The present invention is described more fully hereinafter with reference to the accompanying drawings, in which example embodiments of the present invention are shown. The present invention may, however, be embodied in many different forms and should not be construed as limited to the example embodiments set forth herein. Rather, these embodiments are provided so that this disclosure will be thorough and complete, and will fully convey the scope of the present invention to those skilled in the art. In the drawings, the sizes and relative sizes of layers and regions may be exaggerated for clarity.

It will be understood that when an element or layer is referred to as being “on,” “connected to” or “coupled to” another element or layer, it can be directly on, connected or coupled to the other element or layer or intervening elements or layers may be present. In contrast, when an element is referred to as being “directly on,” “directly connected to” or “directly coupled to” another element or layer, there are no intervening elements or layers present. Like reference numerals refer to like elements throughout. As used herein, the term “and/or” includes any and all combinations of one or more of the associated listed items.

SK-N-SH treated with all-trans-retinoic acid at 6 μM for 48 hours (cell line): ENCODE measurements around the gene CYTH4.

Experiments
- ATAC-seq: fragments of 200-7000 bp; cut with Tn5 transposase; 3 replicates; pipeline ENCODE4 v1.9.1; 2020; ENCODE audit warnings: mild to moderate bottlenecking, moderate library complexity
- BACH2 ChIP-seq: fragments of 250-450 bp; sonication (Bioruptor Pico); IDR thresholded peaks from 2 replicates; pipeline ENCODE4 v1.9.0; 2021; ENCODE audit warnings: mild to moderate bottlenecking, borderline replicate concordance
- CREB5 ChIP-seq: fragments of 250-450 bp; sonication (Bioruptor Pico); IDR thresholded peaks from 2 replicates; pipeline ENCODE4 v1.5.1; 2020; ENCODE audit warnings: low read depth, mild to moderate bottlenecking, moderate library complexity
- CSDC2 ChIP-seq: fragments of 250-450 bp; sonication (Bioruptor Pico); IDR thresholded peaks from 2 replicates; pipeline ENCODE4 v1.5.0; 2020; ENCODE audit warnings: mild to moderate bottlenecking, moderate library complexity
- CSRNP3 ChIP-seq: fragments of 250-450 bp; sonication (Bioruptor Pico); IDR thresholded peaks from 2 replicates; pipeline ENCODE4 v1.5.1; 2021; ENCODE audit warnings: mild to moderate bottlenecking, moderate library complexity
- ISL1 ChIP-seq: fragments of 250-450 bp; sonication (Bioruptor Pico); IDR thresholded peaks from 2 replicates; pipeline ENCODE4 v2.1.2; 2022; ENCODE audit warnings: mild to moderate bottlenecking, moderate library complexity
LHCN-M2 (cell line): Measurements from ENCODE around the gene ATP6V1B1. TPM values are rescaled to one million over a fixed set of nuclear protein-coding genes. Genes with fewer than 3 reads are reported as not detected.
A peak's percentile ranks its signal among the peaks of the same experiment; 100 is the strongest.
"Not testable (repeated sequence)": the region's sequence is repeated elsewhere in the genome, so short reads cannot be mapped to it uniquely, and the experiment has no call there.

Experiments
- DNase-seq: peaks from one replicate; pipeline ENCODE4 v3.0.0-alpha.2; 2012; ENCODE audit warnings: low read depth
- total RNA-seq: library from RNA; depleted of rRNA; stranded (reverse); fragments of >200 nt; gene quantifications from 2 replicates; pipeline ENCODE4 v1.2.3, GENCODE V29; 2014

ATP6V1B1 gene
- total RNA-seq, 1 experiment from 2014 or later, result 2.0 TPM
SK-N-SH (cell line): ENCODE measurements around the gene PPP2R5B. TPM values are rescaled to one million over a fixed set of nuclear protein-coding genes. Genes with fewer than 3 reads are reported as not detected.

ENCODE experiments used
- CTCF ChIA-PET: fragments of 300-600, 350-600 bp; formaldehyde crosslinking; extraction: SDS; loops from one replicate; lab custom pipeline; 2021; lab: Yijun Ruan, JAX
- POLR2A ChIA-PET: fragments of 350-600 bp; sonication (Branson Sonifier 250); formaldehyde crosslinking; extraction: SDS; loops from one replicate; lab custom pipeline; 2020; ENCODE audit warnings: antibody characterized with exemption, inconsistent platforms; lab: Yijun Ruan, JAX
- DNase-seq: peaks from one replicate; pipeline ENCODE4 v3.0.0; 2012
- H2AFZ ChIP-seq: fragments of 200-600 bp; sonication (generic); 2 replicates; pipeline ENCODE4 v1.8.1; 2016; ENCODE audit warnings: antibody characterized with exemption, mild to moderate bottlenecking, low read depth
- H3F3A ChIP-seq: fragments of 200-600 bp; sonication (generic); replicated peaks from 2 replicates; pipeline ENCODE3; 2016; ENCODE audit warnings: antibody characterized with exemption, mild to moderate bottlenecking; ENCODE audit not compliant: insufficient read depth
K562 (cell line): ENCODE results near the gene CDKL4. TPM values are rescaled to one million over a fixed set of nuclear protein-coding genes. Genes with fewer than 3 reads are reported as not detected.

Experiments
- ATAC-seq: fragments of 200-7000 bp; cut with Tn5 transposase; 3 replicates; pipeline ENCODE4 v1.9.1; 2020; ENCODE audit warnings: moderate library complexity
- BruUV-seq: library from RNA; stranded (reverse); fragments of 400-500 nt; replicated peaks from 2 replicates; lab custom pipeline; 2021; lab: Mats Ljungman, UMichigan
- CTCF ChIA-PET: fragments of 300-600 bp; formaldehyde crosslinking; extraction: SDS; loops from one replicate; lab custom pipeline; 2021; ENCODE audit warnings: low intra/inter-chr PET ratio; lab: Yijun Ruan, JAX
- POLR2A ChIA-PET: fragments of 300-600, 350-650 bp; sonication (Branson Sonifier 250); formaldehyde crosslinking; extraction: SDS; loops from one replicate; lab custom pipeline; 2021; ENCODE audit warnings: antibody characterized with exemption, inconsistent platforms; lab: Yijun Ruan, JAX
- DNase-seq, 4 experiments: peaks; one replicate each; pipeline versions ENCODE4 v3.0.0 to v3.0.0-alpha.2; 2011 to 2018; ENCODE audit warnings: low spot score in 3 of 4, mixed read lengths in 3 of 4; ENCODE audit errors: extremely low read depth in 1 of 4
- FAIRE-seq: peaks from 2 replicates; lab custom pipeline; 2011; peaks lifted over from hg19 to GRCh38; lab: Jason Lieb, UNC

It will be understood that, although the terms first, second, third etc. may be used herein to describe various elements, components, regions, layers and/or sections, these elements, components, regions, layers and/or sections should not be limited by these terms. These terms are only used to distinguish one element, component, region, layer or section from another region, layer or section. Thus, a first element, component, region, layer or section discussed below could be termed a second element, component, region, layer or section without departing from the teachings of the present invention.